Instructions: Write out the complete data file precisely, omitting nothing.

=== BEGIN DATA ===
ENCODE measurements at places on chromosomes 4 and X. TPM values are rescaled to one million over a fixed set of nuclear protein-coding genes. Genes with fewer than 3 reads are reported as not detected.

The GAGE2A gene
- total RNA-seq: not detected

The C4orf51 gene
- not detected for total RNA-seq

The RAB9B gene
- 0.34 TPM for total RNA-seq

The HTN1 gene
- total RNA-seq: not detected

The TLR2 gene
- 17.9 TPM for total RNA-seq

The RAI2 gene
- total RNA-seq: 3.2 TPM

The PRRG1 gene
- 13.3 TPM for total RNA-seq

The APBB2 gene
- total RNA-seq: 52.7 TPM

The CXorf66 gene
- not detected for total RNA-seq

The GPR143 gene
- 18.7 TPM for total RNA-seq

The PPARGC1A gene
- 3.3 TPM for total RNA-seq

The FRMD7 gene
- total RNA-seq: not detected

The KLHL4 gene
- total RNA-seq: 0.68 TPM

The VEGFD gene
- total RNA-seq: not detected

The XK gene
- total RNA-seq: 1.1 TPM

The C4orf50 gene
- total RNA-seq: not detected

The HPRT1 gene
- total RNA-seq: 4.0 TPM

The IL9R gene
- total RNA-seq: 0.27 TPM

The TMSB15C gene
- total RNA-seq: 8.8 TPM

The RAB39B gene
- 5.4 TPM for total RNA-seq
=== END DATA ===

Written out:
ENCODE measurements at places on chromosomes 4 and X. TPM values are rescaled to one million over a fixed set of nuclear protein-coding genes. Genes with fewer than 3 reads are reported as not detected.

The GAGE2A gene
- total RNA-seq: not detected

The C4orf51 gene
- not detected for total RNA-seq

The RAB9B gene
- 0.34 TPM for total RNA-seq

The HTN1 gene
- total RNA-seq: not detected

The TLR2 gene
- 17.9 TPM for total RNA-seq

The RAI2 gene
- total RNA-seq: 3.2 TPM

The PRRG1 gene
- 13.3 TPM for total RNA-seq

The APBB2 gene
- total RNA-seq: 52.7 TPM

The CXorf66 gene
- not detected for total RNA-seq

The GPR143 gene
- 18.7 TPM for total RNA-seq

The PPARGC1A gene
- 3.3 TPM for total RNA-seq

The FRMD7 gene
- total RNA-seq: not detected

The KLHL4 gene
- total RNA-seq: 0.68 TPM

The VEGFD gene
- total RNA-seq: not detected

The XK gene
- total RNA-seq: 1.1 TPM

The C4orf50 gene
- total RNA-seq: not detected

The HPRT1 gene
- total RNA-seq: 4.0 TPM

The IL9R gene
- total RNA-seq: 0.27 TPM

The TMSB15C gene
- total RNA-seq: 8.8 TPM

The RAB39B gene
- 5.4 TPM for total RNA-seq